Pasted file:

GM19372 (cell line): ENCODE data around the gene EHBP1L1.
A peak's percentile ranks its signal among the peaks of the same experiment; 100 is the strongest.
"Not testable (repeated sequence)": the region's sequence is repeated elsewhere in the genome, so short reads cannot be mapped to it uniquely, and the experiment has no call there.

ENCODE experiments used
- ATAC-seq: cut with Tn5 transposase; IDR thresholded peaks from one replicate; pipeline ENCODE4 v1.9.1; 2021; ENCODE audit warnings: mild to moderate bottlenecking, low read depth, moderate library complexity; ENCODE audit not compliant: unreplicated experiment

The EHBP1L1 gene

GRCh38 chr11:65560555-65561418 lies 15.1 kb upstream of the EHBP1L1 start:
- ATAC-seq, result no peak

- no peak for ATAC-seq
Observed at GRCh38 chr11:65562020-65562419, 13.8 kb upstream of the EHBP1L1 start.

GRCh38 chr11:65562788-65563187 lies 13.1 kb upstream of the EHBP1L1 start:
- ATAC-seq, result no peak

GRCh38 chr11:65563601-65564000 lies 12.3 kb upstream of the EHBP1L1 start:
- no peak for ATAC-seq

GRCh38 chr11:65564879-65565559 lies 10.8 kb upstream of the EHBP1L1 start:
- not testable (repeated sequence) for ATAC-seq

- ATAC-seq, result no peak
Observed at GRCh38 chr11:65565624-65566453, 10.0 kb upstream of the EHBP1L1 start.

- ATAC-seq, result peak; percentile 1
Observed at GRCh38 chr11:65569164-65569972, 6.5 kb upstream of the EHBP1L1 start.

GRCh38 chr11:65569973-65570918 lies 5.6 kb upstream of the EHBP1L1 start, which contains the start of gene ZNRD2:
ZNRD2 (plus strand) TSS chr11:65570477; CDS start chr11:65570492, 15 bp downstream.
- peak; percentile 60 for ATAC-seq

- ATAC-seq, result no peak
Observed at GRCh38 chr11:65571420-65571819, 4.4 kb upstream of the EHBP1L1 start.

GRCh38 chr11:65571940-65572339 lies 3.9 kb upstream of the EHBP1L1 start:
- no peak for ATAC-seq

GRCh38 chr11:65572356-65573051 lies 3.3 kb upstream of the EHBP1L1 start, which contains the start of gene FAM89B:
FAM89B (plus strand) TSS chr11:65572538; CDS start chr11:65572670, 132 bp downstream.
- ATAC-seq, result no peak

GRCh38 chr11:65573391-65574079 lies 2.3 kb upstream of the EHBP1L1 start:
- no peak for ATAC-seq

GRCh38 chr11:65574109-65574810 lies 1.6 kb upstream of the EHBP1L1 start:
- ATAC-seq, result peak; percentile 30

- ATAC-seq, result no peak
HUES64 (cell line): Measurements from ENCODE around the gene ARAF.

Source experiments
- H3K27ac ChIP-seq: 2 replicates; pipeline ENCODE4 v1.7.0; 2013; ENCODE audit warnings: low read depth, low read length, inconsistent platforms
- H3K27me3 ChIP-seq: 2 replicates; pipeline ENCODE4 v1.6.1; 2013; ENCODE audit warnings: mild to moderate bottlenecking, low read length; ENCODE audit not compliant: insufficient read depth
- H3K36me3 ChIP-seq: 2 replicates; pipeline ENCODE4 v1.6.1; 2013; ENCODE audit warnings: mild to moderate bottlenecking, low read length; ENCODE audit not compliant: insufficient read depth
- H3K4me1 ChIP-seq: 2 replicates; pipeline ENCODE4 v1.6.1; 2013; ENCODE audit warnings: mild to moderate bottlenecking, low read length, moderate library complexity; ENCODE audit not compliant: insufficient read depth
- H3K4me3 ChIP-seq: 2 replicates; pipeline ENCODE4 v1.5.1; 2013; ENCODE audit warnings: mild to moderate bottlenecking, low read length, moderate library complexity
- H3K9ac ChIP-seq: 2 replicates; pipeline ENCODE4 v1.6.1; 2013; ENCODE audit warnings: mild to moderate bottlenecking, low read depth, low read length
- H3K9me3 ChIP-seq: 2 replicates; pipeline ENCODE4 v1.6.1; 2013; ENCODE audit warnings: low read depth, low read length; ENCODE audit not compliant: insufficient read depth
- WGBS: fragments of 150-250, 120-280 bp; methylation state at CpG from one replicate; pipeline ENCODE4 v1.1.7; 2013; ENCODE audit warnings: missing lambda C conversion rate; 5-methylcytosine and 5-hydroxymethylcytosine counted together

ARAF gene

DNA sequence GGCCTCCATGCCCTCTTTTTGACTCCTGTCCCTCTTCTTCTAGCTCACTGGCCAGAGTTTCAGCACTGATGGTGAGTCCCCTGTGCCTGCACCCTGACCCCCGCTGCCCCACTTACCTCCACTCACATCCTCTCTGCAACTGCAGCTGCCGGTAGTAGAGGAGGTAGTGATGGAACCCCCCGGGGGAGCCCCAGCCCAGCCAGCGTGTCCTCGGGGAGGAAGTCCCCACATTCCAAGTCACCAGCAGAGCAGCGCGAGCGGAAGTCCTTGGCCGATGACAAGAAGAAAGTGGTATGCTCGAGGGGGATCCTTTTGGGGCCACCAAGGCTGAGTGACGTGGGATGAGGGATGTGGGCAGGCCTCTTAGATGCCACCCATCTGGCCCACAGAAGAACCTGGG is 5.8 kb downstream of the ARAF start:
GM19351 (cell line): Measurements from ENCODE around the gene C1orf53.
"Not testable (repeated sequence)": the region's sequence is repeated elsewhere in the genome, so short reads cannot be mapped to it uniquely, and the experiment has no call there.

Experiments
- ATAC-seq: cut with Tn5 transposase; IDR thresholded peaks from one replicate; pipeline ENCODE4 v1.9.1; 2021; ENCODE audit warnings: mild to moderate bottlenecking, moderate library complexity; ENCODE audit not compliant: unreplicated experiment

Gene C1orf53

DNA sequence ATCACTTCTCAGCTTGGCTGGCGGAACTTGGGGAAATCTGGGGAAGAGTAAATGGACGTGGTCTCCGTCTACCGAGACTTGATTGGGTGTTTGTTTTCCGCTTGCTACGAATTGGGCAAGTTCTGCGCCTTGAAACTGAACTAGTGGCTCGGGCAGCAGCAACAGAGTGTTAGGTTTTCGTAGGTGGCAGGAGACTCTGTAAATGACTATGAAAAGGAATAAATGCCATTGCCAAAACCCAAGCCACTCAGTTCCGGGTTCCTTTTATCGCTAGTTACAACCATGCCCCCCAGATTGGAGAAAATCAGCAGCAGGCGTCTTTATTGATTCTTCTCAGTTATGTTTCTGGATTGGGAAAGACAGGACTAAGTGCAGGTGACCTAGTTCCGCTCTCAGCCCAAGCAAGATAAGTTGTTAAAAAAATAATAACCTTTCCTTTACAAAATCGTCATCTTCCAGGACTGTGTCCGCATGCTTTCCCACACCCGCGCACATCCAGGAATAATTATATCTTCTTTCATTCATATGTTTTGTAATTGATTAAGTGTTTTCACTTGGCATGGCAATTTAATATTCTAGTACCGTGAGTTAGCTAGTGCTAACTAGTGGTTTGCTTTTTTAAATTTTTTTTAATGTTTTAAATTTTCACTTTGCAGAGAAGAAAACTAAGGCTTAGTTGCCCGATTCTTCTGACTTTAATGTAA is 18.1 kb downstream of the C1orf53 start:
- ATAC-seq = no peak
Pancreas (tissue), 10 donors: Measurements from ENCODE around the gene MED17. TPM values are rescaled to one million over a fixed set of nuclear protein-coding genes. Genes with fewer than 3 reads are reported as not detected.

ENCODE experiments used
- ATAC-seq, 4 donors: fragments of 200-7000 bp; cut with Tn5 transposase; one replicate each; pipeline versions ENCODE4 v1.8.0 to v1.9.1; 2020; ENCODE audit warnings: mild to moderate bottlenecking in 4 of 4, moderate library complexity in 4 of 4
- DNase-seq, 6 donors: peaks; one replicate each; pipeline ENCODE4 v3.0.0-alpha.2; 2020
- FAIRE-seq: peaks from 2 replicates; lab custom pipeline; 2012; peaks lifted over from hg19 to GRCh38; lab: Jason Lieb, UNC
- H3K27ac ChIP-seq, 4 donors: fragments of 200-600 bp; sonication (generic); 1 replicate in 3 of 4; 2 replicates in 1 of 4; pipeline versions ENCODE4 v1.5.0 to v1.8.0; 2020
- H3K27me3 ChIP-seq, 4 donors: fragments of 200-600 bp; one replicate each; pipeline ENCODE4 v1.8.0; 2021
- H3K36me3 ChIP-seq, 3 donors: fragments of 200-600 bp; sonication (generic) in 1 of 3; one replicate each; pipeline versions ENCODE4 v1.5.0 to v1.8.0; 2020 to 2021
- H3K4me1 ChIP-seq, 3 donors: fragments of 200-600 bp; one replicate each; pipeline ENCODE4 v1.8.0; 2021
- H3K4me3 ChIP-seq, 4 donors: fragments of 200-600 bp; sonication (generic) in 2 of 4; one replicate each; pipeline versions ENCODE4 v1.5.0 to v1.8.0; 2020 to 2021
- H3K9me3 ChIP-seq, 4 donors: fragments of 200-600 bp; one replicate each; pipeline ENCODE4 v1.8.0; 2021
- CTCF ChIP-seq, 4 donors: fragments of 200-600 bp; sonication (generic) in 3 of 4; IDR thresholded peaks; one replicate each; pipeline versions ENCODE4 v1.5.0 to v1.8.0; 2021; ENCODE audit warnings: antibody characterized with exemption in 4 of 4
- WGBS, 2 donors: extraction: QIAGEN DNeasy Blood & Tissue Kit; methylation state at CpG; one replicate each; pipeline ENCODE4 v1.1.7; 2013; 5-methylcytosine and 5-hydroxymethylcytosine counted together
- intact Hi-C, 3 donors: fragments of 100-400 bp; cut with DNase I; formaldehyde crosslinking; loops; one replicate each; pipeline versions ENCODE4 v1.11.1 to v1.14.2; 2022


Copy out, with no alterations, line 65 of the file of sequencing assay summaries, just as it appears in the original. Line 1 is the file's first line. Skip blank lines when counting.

- H3K9me3 ChIP-seq, 4 donors: fragments of 200-600 bp; one replicate each; pipeline ENCODE4 v1.8.0; 2021